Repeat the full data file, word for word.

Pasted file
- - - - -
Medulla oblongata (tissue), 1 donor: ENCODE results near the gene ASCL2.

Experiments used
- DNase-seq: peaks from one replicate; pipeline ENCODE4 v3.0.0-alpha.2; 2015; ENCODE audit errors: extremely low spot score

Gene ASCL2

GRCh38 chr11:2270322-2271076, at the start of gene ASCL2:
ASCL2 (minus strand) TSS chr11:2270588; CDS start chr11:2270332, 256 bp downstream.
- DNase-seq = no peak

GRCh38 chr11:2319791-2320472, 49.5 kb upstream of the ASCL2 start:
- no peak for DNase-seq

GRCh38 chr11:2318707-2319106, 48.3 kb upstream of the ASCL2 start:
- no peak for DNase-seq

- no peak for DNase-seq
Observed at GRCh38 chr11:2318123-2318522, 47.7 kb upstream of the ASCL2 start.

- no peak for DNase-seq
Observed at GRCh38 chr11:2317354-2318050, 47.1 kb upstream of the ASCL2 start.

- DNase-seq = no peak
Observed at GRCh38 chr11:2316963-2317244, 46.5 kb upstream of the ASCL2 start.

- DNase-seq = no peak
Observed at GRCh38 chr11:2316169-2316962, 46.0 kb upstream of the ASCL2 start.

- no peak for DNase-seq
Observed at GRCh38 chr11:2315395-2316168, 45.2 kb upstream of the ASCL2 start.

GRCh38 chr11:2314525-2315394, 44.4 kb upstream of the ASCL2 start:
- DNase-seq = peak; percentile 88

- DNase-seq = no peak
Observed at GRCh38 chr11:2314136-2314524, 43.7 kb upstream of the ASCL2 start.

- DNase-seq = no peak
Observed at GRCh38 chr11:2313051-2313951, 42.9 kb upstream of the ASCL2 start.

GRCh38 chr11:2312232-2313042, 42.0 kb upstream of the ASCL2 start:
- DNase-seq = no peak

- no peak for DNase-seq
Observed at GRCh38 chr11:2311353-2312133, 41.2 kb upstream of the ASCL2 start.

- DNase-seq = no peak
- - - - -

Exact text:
Medulla oblongata (tissue), 1 donor: ENCODE results near the gene ASCL2.

Experiments used
- DNase-seq: peaks from one replicate; pipeline ENCODE4 v3.0.0-alpha.2; 2015; ENCODE audit errors: extremely low spot score

Gene ASCL2

GRCh38 chr11:2270322-2271076, at the start of gene ASCL2:
ASCL2 (minus strand) TSS chr11:2270588; CDS start chr11:2270332, 256 bp downstream.
- DNase-seq = no peak

GRCh38 chr11:2319791-2320472, 49.5 kb upstream of the ASCL2 start:
- no peak for DNase-seq

GRCh38 chr11:2318707-2319106, 48.3 kb upstream of the ASCL2 start:
- no peak for DNase-seq

- no peak for DNase-seq
Observed at GRCh38 chr11:2318123-2318522, 47.7 kb upstream of the ASCL2 start.

- no peak for DNase-seq
Observed at GRCh38 chr11:2317354-2318050, 47.1 kb upstream of the ASCL2 start.

- DNase-seq = no peak
Observed at GRCh38 chr11:2316963-2317244, 46.5 kb upstream of the ASCL2 start.

- DNase-seq = no peak
Observed at GRCh38 chr11:2316169-2316962, 46.0 kb upstream of the ASCL2 start.

- no peak for DNase-seq
Observed at GRCh38 chr11:2315395-2316168, 45.2 kb upstream of the ASCL2 start.

GRCh38 chr11:2314525-2315394, 44.4 kb upstream of the ASCL2 start:
- DNase-seq = peak; percentile 88

- DNase-seq = no peak
Observed at GRCh38 chr11:2314136-2314524, 43.7 kb upstream of the ASCL2 start.

- DNase-seq = no peak
Observed at GRCh38 chr11:2313051-2313951, 42.9 kb upstream of the ASCL2 start.

GRCh38 chr11:2312232-2313042, 42.0 kb upstream of the ASCL2 start:
- DNase-seq = no peak

- no peak for DNase-seq
Observed at GRCh38 chr11:2311353-2312133, 41.2 kb upstream of the ASCL2 start.

- DNase-seq = no peak